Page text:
• Hannah Mowat, Fern – “If countries reduce emissions fast enough, then the level of CO2 that must be removed is entirely feasible, and, if done through [forest] restoration, can be positive.”
  • Rob Bailey, Chatham House – “It is clearly less risky not to emit a tonne of CO2 in the first place, than to emit one in expectation of being able to sequester it for an unknown period of time, at unknown cost, with unknown consequences, at an unknown date and place in the future.”
  • Joeri Rogelj, International Institute for Applied Systems Analysis – “Without CO2 emissions being penalised or strongly discouraged in some way, a large-scale deployment does never seem realistic.”
  • Stephan Singer, WWF – “A debate on the Paris objectives must not start with ‘negative emissions’, since this might be used to delay actions towards later decades.”
  • Sabine Fuss, Mercator Research Institute – “There is no champion to be singled out here and we will have to look for the portfolio of negative emissions technologies that minimises unwanted effects on non-climate policy goals.”
  • John Lanchbery, RSPB – “A large proportion, if not all of this, could probably be achieved by the conservation and enhancement of natural forests, peatlands and other natural sinks and reservoirs – without recourse to negative emissions technologies.”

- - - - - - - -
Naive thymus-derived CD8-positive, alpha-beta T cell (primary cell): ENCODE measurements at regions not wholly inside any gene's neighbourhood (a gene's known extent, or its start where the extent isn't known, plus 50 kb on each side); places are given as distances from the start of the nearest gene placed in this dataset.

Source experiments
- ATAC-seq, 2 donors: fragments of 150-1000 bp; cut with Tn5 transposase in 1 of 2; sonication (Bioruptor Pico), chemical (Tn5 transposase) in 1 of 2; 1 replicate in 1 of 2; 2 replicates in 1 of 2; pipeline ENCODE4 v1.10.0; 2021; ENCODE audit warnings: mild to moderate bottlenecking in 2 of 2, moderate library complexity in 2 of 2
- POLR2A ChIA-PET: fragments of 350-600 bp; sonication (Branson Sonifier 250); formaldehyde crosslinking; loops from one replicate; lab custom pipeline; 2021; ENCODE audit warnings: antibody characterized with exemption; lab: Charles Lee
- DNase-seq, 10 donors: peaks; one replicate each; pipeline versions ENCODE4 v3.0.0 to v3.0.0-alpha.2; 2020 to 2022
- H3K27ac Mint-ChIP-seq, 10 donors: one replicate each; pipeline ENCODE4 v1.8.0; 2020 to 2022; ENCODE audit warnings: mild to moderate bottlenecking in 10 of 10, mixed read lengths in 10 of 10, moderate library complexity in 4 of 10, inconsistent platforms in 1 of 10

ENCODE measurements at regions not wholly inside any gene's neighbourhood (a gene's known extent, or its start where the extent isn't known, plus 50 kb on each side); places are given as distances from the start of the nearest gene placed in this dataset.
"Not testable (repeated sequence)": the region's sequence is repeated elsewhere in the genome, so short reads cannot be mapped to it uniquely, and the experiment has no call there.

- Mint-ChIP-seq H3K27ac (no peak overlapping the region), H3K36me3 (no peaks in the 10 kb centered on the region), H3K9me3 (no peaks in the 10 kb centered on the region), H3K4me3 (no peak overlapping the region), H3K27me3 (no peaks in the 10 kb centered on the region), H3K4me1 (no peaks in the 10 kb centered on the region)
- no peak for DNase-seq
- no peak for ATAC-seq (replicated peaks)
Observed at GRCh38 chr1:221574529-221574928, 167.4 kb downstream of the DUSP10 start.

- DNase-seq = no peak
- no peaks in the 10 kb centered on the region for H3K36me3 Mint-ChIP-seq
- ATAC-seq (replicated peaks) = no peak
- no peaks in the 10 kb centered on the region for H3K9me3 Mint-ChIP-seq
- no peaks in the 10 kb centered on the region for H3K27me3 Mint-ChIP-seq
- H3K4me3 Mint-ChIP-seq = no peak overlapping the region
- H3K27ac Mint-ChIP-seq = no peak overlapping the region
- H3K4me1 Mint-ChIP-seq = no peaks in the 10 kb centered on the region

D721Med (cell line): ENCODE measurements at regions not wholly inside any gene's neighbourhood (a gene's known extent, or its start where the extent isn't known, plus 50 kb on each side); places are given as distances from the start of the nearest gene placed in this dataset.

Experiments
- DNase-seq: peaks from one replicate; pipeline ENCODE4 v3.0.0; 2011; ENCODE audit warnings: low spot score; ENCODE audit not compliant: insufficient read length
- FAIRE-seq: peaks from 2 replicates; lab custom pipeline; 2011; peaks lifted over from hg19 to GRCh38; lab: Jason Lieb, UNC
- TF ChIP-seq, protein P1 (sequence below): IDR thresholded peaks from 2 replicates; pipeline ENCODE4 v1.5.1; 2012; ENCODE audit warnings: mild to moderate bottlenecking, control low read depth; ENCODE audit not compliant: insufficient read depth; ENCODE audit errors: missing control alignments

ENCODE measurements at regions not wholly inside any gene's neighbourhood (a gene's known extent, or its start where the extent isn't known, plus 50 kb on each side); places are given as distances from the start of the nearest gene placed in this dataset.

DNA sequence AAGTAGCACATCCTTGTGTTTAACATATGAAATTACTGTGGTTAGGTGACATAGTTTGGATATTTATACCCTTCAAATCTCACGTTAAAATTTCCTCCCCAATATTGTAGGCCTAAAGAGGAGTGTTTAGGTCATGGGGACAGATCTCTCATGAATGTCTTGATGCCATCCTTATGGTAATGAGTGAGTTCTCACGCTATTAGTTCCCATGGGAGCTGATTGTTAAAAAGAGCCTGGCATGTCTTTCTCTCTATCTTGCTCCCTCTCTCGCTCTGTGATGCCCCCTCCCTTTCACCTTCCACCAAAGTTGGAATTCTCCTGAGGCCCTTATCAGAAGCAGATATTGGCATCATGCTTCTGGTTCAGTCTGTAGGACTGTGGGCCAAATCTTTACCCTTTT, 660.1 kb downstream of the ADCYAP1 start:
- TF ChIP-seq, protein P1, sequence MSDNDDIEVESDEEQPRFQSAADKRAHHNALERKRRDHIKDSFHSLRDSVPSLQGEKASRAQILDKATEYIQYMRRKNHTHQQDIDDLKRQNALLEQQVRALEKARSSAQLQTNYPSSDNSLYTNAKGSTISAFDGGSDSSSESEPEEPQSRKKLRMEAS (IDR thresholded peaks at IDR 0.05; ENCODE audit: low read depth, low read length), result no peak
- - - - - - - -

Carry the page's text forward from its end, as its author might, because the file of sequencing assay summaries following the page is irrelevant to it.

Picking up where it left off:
• Glen Peters, CICERO – “The best carbon dioxide removal strategy would be to use a mix of technologies, with each technology located to avoid its limitations.”
  • Noah Deich, Centre for Carbon Removal – “We must engage the diverse set of stakeholders that will develop and deploy carbon removal systems today to ensure we can meet tomorrow’s climate, economic, and social goals.”
  • Mike Childs, Friends of the Earth – “Critically, use of land always brings issues of land rights and justice. It would be a disaster to see poor communities thrown of their land for negative emissions — land grabs are well documented for biofuels.”
  • Florian Kraxner, International Institute for Applied Systems Analysis – “Biomass co-firing with existing retrofitted or newly built coal power plants seems to be an easy entry for the BECCS technology since it is an expensive technology and economy of scale is key.”